Slabs made of natural or artificial stone, facing bricks, architectural terracotta, building glass and other materials are used for cladding walls lined with cheap stone material. A wall with a facing layer is a structure in which this layer is so connected to the masonry that it works together with it under load and can be taken into account in the static load calculation.
In lined walls, the exterior finish does not have such a strong adhesion to the masonry and therefore is not taken into account in the static calculation. The actual thickness of the facing material must be at least 50 mm and in any case at least of its height. The cladding is tied to the masonry in the same way as it is done in the walls of solid stones.
The number of bonded stones in the face layer is determined as a percentage of the area of the outer surface of the wall. At least 10% of this area should be evenly distributed poke stones, buried at least 10 cm into the masonry.Each poke or spoon stone here (except when all rows are lined with poke stones through one) must be securely connected with masonry solid stainless steel anchors with a cross-section of at least 5X25 mm or an equivalent area. Each stone must have at least one anchor, and stones over 60 cm in length with an area greater than 0.3 m 2 are anchored with two anchors. For larger stones, at least one anchor is added for every 0.4 m 2 of their area.
Currently, the best enterprises produce facing material with a compressive strength of 560 to 700 kg /cm 2 at the age of 28 days. Although this strength is not required in building structures, it is considered an indicator of the high qualities of the material. Artificial stones are especially economical compared to natural stones if a curved surface is required, as well as if a large number of similar products are made, which allows multiple use of forms.
Artificial stone should be chosen not only as a cheaper substitute for natural material, but also with maximum use of their texture, color and achievable architectural effect in combination with the established modern windows and doors.
The minimum thickness of the material used for wall cladding ranges from 25 mm (for flat tiles) to 75 mm (for natural stones). Since the thickness of the cladding in this case is not included in the structural thickness of the wall, the permissible compressive stresses in the masonry will be the same as for unlined walls. The height of the lined surface should not exceed 11 m, counting from the edge of the foundation or other support. Stone cladding with a thickness of 75 mm can be connected to the masonry with anchor stones inserted into the masonry at least 95 mm (one stone per 0.2 m 2 of the wall surface), or stainless steel ties of the same type, as in walls with a face layer, located no more than 40 cm vertically and 60 cm horizontally.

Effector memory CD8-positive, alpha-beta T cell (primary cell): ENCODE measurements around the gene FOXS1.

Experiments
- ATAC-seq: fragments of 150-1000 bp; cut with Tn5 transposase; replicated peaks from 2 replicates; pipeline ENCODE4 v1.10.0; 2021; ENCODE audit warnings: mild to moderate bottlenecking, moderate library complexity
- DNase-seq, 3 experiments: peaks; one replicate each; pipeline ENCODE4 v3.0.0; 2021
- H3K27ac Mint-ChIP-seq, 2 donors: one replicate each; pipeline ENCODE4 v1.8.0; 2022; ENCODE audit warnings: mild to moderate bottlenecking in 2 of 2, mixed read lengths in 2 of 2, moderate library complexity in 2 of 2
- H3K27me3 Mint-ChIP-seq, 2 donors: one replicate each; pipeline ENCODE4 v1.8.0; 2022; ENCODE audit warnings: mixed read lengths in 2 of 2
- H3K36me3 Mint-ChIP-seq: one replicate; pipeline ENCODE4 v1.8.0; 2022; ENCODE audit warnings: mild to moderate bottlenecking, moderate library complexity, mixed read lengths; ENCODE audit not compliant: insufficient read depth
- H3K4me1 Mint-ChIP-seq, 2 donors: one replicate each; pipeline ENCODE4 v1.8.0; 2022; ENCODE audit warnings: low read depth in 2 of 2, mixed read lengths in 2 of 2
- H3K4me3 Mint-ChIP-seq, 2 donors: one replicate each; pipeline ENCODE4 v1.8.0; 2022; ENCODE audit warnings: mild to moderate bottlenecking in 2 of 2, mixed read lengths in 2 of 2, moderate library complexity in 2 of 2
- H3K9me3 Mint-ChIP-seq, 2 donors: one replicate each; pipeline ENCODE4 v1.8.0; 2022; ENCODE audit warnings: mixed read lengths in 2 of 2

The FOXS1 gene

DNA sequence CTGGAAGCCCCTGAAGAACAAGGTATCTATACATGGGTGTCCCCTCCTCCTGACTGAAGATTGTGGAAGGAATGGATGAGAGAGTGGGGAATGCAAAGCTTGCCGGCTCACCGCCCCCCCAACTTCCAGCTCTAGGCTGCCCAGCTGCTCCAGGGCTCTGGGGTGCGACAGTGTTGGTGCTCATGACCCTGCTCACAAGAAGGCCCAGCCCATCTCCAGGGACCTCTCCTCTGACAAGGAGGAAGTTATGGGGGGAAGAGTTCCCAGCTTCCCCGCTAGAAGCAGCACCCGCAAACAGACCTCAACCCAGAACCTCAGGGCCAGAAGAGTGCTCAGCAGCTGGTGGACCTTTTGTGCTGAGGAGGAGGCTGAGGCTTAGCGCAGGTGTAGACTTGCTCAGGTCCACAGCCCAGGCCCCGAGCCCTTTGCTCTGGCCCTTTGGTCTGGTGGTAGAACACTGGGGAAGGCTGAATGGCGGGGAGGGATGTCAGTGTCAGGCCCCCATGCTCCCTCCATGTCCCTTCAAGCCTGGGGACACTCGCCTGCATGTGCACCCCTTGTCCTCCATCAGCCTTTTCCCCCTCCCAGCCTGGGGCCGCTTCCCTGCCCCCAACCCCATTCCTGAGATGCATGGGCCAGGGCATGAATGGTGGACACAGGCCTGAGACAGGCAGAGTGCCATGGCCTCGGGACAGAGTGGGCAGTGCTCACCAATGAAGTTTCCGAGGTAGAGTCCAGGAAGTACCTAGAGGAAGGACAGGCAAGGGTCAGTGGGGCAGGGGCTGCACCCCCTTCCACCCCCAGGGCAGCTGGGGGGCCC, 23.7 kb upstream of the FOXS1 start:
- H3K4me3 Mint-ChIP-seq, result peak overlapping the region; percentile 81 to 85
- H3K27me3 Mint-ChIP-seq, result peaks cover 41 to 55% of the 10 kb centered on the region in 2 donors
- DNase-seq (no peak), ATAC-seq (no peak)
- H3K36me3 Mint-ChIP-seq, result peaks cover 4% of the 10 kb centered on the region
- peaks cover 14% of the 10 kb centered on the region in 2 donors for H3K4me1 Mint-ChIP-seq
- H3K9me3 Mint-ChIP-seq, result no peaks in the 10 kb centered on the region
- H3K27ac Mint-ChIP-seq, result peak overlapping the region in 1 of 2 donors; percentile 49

If a concrete wall is faced with thin slabs, then it is necessary to leave dovetail grooves in it, which are used to fasten anchors. All metal parts in contact with the stone should be carefully painted to avoid rusting. The top of the wall should have a visor to prevent water from getting behind the facing layer.
In many types of buildings, architectural terracotta tiles are widely used, made in the form of solid hollow slabs 10 cm thick. For cladding external walls, building glass is often used, having a standard thickness of 8.7 mm. Due to the possibility of obtaining various colors, it is especially applicable for finishing the facades of commercial buildings. Any durable material except wood can be faced with glass. Its connection to the wall is achieved by using plastic putty.
An interesting type of cladded walls is the use of precast reinforced concrete slabs with a thickness of 5 to 8 cm with their simultaneous use as an external formwork for a concrete wall. This design is now rare.
Exterior walls made of hollow ceramic or concrete blocks can be covered with cement plaster. Concrete wall blocks should have a rough, rough surface. Ceramic blocks with a grooved surface provide mechanical adhesion to the plaster. A brick with a rough surface also serves as a good plaster base; in this case, the seams should be cleaned of mortar to a depth of 12 mm. Both ceramic blocks and bricks must be well fired, but must not have a sintered surface. Natural stone masonry is sometimes finished in the same way, but if it is desirable to have external plaster, then it is usually more advantageous to use it for